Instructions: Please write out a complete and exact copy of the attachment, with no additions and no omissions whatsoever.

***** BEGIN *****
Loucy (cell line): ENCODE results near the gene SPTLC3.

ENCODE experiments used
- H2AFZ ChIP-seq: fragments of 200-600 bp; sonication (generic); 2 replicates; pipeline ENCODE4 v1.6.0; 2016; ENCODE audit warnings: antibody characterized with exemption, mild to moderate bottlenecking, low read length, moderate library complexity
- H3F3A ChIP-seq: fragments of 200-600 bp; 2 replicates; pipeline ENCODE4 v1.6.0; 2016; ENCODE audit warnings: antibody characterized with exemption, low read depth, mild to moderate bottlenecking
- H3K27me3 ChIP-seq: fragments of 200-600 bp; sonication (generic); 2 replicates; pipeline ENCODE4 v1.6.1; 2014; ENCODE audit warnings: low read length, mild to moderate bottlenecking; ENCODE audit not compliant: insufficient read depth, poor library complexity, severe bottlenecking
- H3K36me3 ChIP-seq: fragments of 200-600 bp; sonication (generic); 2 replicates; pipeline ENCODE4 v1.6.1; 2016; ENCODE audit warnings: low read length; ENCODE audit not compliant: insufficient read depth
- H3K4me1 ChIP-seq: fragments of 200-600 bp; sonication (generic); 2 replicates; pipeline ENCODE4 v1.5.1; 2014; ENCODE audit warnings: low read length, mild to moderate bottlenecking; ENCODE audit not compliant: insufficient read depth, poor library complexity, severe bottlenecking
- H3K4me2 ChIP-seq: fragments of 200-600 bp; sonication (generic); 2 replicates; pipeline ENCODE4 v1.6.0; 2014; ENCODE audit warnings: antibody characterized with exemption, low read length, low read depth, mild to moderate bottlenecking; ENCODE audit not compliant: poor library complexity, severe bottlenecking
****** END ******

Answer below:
Loucy (cell line): ENCODE results near the gene SPTLC3.

ENCODE experiments used
- H2AFZ ChIP-seq: fragments of 200-600 bp; sonication (generic); 2 replicates; pipeline ENCODE4 v1.6.0; 2016; ENCODE audit warnings: antibody characterized with exemption, mild to moderate bottlenecking, low read length, moderate library complexity
- H3F3A ChIP-seq: fragments of 200-600 bp; 2 replicates; pipeline ENCODE4 v1.6.0; 2016; ENCODE audit warnings: antibody characterized with exemption, low read depth, mild to moderate bottlenecking
- H3K27me3 ChIP-seq: fragments of 200-600 bp; sonication (generic); 2 replicates; pipeline ENCODE4 v1.6.1; 2014; ENCODE audit warnings: low read length, mild to moderate bottlenecking; ENCODE audit not compliant: insufficient read depth, poor library complexity, severe bottlenecking
- H3K36me3 ChIP-seq: fragments of 200-600 bp; sonication (generic); 2 replicates; pipeline ENCODE4 v1.6.1; 2016; ENCODE audit warnings: low read length; ENCODE audit not compliant: insufficient read depth
- H3K4me1 ChIP-seq: fragments of 200-600 bp; sonication (generic); 2 replicates; pipeline ENCODE4 v1.5.1; 2014; ENCODE audit warnings: low read length, mild to moderate bottlenecking; ENCODE audit not compliant: insufficient read depth, poor library complexity, severe bottlenecking
- H3K4me2 ChIP-seq: fragments of 200-600 bp; sonication (generic); 2 replicates; pipeline ENCODE4 v1.6.0; 2014; ENCODE audit warnings: antibody characterized with exemption, low read length, low read depth, mild to moderate bottlenecking; ENCODE audit not compliant: poor library complexity, severe bottlenecking